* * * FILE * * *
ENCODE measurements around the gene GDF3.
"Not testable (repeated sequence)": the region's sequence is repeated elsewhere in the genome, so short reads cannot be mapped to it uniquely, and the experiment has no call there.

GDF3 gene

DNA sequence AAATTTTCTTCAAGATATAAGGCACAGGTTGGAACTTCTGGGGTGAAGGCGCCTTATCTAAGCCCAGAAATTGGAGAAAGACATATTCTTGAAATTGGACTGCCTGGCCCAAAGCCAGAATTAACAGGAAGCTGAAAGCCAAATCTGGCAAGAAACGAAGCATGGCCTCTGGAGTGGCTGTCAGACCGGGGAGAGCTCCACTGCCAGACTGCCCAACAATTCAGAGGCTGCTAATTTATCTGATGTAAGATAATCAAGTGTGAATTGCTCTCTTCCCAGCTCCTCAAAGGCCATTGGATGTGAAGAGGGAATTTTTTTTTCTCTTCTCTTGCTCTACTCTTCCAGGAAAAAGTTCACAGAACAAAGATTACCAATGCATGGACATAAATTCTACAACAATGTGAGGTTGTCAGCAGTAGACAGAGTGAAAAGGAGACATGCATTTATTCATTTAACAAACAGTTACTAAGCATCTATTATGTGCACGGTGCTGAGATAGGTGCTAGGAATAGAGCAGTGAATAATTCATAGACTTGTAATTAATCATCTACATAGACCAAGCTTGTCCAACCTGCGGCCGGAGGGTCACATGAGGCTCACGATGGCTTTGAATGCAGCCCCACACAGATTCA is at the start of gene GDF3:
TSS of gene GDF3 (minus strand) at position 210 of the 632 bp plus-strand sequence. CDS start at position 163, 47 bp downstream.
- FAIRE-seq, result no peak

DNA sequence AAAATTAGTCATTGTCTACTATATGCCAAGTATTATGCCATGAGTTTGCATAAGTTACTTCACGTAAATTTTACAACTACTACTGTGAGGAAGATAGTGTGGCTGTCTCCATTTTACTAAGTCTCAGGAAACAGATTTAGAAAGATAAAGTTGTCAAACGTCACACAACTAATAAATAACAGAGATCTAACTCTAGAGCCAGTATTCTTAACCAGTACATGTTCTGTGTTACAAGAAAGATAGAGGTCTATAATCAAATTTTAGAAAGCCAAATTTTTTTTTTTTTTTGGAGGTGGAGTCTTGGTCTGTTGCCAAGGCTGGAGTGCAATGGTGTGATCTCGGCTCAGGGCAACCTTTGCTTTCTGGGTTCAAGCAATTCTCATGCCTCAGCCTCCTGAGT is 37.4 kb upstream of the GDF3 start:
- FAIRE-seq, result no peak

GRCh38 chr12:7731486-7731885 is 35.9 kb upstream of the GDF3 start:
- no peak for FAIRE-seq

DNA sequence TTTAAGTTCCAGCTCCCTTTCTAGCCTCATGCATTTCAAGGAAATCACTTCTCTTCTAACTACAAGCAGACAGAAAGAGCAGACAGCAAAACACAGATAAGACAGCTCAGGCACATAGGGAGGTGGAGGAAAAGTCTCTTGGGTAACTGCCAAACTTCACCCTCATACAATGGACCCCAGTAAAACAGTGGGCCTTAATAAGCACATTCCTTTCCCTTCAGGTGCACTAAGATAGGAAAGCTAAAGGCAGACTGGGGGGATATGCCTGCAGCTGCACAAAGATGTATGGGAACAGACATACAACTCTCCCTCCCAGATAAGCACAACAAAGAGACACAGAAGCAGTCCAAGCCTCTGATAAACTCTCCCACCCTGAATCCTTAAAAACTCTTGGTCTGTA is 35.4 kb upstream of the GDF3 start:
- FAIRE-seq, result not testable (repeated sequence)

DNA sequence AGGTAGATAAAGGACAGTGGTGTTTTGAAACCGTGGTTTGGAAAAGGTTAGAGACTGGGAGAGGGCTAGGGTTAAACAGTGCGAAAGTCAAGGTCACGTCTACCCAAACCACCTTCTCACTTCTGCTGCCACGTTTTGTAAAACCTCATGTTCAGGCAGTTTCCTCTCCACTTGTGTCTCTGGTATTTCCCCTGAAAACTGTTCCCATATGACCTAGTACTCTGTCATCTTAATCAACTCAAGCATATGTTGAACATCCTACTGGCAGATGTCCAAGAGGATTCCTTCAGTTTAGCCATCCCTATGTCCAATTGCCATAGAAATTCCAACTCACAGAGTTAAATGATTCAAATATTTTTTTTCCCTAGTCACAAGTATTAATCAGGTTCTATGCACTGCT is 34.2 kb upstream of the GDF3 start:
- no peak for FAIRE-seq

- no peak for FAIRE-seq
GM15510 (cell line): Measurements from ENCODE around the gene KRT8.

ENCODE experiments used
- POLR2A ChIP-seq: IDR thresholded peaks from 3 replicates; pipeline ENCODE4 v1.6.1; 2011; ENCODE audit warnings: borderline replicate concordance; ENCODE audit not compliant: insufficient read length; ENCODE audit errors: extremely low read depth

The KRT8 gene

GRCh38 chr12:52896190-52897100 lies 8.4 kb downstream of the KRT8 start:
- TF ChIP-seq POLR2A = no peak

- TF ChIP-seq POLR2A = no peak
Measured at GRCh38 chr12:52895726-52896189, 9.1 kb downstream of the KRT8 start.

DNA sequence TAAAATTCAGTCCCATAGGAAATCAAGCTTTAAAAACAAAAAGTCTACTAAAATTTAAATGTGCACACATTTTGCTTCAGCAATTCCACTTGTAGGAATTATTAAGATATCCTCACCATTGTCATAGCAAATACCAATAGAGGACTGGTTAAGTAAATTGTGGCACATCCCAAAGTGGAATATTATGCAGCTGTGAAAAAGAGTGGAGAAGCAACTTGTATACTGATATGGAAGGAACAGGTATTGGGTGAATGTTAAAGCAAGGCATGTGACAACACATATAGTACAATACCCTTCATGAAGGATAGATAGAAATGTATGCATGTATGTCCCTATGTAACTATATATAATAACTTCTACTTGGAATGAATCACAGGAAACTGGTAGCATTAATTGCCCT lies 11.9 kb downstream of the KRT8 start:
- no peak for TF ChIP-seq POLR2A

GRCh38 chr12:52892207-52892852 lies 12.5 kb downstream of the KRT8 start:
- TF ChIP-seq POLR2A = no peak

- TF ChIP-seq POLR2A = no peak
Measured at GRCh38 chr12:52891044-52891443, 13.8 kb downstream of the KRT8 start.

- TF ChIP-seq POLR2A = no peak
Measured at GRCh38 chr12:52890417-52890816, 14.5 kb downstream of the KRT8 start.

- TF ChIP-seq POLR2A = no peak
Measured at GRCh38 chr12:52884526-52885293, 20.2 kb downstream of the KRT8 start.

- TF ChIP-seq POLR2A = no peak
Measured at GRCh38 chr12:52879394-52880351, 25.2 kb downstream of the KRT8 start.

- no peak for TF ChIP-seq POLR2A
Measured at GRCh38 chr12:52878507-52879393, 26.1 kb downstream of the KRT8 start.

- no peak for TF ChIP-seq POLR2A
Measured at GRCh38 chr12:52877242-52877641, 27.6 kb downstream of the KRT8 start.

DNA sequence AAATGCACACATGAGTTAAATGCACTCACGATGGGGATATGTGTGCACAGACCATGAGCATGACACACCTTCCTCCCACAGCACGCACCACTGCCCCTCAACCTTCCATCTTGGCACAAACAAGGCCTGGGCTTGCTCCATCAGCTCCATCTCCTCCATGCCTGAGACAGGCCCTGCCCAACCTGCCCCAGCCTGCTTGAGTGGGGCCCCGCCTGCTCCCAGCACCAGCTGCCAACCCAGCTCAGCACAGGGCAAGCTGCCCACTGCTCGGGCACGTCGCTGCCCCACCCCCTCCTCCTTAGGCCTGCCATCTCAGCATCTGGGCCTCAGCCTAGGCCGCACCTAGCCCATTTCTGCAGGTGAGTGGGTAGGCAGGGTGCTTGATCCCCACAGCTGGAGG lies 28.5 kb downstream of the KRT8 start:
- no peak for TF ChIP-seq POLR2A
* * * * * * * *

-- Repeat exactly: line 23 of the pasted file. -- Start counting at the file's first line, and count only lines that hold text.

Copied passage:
Measured at GRCh38 chr12:52895726-52896189, 9.1 kb downstream of the KRT8 start.